Conductive Electrodes & Barrier Substrates
Transparent and conductive electrodes
The development of highly conductive and transparent interface materials and their application in organic optoelectronic devices is an important research topic. One challenge is to develop new materials that compete or outperform the commonly used ITO in terms of costs, transparency, electrical resistance and resistance to cracking when bent. Another challenge is that thin films of such materials can be deposited at low temperatures by large-area compatible coating methods on flexible substrates. The development of highly conductive and transparent materials with improved properties will increase the device performance and lower the industrial production costs. Such materials are interesting for organic solar cells, displays and light-emitting devices, and for transparent electronics in general.
1 Gravure printed metal mesh grids for use as transparent electrodes 2 Electroluminescent device screen printed on grid electrode
Printed Ag-grids electrode
One way to replace ITO based electrodes is by using a high conductive metal grid filled with a transparent conductor. In our lab we realize gravure printed silver grids including a conducting PEDOT:PSS filler layer, printed by screen printing. The following figure shows 5 different grids with varying line thickness and line pitch as well as a electroluminescent built on such grid.
Schneider, R. et al. Int J Adv Manuf Technol (2019) https://doi.org/10.1007/s00170-019-03835-7
Woven fiber electrode
Together with our industrial partner Sefar AG, we have introduced a flexible, stable and transparent electrode for OPV cells consisting of polymer fibres and current-collecting metal wires woven into a mesh. To provide a stable support for the thin OPV active film (~ 150 nm), the holes in the mesh structure (~ 0.07 mm2) were filled with a curable transparent polymer emulsion in such a way that one side of the fabric was fully embedded in the polymer, while metal wires were exposed by ~ 10-15 micrometers to air at the other side. We fabricated woven fabric/PEDOT:PSS(~ 1-1.5 micrometers)/P3HT:PCBM/Al solar cells. This substrate electrode was further developed and used in the EU project TREASORES.
W. Kylberg et al., Adv. Mater. 2011, 23, 1015 ; W. Kylberg et al., Prog. Photovolt: Res. Appl. 2013, 21, 652 ; R. Steim et al., Appl. Phys. Lett. 2015, 106, 193301 ; M. Makha et al., Sci. Technol. Adv. Mater. 2017, 18, 68.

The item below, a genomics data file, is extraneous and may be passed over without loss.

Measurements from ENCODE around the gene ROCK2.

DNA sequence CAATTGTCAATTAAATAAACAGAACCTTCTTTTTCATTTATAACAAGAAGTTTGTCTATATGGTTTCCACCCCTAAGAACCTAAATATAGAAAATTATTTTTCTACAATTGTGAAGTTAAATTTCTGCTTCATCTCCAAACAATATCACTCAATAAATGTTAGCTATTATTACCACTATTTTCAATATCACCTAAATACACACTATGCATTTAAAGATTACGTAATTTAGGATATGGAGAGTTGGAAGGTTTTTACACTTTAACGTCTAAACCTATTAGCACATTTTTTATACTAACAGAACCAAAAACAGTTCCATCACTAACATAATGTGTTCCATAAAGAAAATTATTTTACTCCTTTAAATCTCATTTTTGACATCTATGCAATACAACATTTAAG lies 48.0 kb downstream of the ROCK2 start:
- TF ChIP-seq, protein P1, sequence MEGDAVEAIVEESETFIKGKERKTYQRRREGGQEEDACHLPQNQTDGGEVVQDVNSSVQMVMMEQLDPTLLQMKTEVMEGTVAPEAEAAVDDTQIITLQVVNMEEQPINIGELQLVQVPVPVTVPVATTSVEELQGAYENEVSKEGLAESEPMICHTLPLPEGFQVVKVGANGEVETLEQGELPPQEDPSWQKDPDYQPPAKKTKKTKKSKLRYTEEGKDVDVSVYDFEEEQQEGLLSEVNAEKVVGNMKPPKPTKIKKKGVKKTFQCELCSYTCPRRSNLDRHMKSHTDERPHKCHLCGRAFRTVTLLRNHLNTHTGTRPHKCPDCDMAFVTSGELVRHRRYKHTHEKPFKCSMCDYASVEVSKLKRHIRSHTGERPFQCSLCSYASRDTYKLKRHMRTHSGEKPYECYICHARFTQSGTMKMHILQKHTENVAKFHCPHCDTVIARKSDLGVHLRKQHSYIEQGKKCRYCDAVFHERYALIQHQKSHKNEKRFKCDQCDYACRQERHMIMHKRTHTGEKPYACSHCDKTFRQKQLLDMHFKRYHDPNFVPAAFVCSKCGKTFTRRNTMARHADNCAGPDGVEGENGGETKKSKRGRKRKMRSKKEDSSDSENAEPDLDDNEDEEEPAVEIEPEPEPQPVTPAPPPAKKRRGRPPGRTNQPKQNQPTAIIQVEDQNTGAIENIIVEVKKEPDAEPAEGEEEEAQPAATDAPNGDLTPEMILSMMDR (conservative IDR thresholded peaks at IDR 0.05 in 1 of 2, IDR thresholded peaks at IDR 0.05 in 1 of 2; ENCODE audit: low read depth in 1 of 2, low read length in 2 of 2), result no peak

Barrier Electrode Substrates
TREASORES was an EU funded project (FP7 contract number 314068) concerned with the cheaper production of large area organic electronics such as lighting panels and solar cells. This was achieved by developing materials and processes that are compatible with roll-to-roll processing technology, in particular transparent electrodes, barrier foils and encapsulation layers. The project was led by Prof. Frank Nüesch of Empa (the Swiss Federal Laboratories for Materials Science and Technology). The TREASORES project finished in October 2015, but we still greatly benefit from the results and collaborations.
Empa has built-up clean room facilities for lab-scale processing of organic solar cells and modules. For the TREASORES project Empa concentrated on solution-processable organic and inorganic layers coated by spin-coating, doctor-blading and slot-die coating on substrates developed and improved by the TREASORES consortium.
Link to TREASORES http://treasores.eu/
Laminated top electrode for perovskite solar cells
In the CCEM-CH project (CONNECT-PV) we developed flexible and transparent electrodes that can be applied by lamination. We used the lamination process of the top electrode for perovskite solar cells. The laminate electrode consisted of a transparent and conductive plastic/metal mesh substrate, coated with an adhesive mixture of poly (3,4-ethylenedioxythiophene):poly(styrenesulfonate), PEDOT:PSS, and sorbitol.
M. Makha et al., Sci. Technol. Adv. Mater. 2016, 17, 260
Protection Layer for Ultrathin Glass Foils
Ultra-thin glass is a very attractive substrate, as a high performance material it has the potential to substitute various flexible substrates. Key functionalities are excellent barrier properties against water and oxygen, a high thermal stability and a very smooth surface while it is still flexible and highly transparent. Contrasting this, glass is easy to break, which brings difficulties in handling flexible glass.
Glass composite materials can combine advantages of different material types. Goal of the project was to produce laminates of ultra-thin glass and PET foils which allows easier further processing.
The laminates can find applications in technical products where the protection from water and oxygen is essential, e.g. as substrate and encapsulation solution in organic solar cells (oPV) or organic light emitting diodes (oLED). This project was a collaboration of EMPA and the swiss company Folex AG.